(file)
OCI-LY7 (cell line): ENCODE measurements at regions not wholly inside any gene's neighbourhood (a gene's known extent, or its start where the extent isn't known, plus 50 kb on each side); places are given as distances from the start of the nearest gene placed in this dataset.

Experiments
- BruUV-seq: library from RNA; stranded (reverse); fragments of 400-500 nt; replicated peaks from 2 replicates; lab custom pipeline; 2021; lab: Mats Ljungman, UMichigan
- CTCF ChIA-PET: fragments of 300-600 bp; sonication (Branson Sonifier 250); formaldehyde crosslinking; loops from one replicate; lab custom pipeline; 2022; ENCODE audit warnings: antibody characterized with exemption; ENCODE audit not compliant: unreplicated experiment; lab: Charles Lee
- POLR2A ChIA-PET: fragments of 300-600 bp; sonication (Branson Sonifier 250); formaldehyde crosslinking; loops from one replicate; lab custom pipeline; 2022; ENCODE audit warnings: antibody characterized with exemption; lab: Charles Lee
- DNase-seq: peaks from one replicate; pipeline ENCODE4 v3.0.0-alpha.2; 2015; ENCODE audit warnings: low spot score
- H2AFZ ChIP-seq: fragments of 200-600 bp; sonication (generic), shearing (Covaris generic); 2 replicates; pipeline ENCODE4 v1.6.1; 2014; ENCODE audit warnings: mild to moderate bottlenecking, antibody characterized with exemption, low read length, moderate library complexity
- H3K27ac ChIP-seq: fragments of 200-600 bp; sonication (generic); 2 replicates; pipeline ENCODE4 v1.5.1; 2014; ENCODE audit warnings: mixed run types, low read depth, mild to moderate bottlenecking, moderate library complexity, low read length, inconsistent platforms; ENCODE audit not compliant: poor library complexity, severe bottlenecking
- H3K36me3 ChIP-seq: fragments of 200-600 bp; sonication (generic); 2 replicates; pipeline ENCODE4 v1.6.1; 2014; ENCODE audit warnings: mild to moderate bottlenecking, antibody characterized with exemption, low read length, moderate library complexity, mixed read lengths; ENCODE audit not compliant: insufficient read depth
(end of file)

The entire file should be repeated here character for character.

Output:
OCI-LY7 (cell line): ENCODE measurements at regions not wholly inside any gene's neighbourhood (a gene's known extent, or its start where the extent isn't known, plus 50 kb on each side); places are given as distances from the start of the nearest gene placed in this dataset.

Experiments
- BruUV-seq: library from RNA; stranded (reverse); fragments of 400-500 nt; replicated peaks from 2 replicates; lab custom pipeline; 2021; lab: Mats Ljungman, UMichigan
- CTCF ChIA-PET: fragments of 300-600 bp; sonication (Branson Sonifier 250); formaldehyde crosslinking; loops from one replicate; lab custom pipeline; 2022; ENCODE audit warnings: antibody characterized with exemption; ENCODE audit not compliant: unreplicated experiment; lab: Charles Lee
- POLR2A ChIA-PET: fragments of 300-600 bp; sonication (Branson Sonifier 250); formaldehyde crosslinking; loops from one replicate; lab custom pipeline; 2022; ENCODE audit warnings: antibody characterized with exemption; lab: Charles Lee
- DNase-seq: peaks from one replicate; pipeline ENCODE4 v3.0.0-alpha.2; 2015; ENCODE audit warnings: low spot score
- H2AFZ ChIP-seq: fragments of 200-600 bp; sonication (generic), shearing (Covaris generic); 2 replicates; pipeline ENCODE4 v1.6.1; 2014; ENCODE audit warnings: mild to moderate bottlenecking, antibody characterized with exemption, low read length, moderate library complexity
- H3K27ac ChIP-seq: fragments of 200-600 bp; sonication (generic); 2 replicates; pipeline ENCODE4 v1.5.1; 2014; ENCODE audit warnings: mixed run types, low read depth, mild to moderate bottlenecking, moderate library complexity, low read length, inconsistent platforms; ENCODE audit not compliant: poor library complexity, severe bottlenecking
- H3K36me3 ChIP-seq: fragments of 200-600 bp; sonication (generic); 2 replicates; pipeline ENCODE4 v1.6.1; 2014; ENCODE audit warnings: mild to moderate bottlenecking, antibody characterized with exemption, low read length, moderate library complexity, mixed read lengths; ENCODE audit not compliant: insufficient read depth